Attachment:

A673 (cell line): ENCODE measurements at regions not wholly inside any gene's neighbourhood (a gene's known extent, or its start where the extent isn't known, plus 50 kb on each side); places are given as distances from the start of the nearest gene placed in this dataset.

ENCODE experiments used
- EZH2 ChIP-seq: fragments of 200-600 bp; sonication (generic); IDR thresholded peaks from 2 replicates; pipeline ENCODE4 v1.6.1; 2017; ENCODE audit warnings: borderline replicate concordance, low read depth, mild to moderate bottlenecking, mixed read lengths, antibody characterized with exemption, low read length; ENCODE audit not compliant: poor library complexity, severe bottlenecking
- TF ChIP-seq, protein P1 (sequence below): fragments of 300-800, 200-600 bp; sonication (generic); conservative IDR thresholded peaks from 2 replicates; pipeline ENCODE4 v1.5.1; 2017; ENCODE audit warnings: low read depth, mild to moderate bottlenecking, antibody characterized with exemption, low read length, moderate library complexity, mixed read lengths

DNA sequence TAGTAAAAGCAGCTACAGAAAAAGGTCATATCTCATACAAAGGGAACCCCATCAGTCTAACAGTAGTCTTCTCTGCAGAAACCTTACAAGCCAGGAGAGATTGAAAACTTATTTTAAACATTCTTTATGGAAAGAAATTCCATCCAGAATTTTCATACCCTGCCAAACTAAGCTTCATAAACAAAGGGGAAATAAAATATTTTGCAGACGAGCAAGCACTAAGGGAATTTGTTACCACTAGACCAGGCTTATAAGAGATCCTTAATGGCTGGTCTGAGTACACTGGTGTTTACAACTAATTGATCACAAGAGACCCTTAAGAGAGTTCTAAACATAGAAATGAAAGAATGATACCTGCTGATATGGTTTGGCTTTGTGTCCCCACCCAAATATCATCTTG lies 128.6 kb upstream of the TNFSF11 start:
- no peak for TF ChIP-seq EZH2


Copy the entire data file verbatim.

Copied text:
A673 (cell line): ENCODE measurements at regions not wholly inside any gene's neighbourhood (a gene's known extent, or its start where the extent isn't known, plus 50 kb on each side); places are given as distances from the start of the nearest gene placed in this dataset.

ENCODE experiments used
- EZH2 ChIP-seq: fragments of 200-600 bp; sonication (generic); IDR thresholded peaks from 2 replicates; pipeline ENCODE4 v1.6.1; 2017; ENCODE audit warnings: borderline replicate concordance, low read depth, mild to moderate bottlenecking, mixed read lengths, antibody characterized with exemption, low read length; ENCODE audit not compliant: poor library complexity, severe bottlenecking
- TF ChIP-seq, protein P1 (sequence below): fragments of 300-800, 200-600 bp; sonication (generic); conservative IDR thresholded peaks from 2 replicates; pipeline ENCODE4 v1.5.1; 2017; ENCODE audit warnings: low read depth, mild to moderate bottlenecking, antibody characterized with exemption, low read length, moderate library complexity, mixed read lengths

DNA sequence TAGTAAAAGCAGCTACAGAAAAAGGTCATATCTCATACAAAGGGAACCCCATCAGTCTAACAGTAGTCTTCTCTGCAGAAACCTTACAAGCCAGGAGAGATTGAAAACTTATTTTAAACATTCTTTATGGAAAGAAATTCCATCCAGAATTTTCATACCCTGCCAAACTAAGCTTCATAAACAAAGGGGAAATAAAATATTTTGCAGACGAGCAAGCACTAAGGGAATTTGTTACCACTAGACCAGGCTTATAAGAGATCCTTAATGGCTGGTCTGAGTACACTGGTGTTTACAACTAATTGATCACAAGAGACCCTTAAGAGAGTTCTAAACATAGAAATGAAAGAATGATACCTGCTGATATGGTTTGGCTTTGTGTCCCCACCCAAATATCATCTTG lies 128.6 kb upstream of the TNFSF11 start:
- no peak for TF ChIP-seq EZH2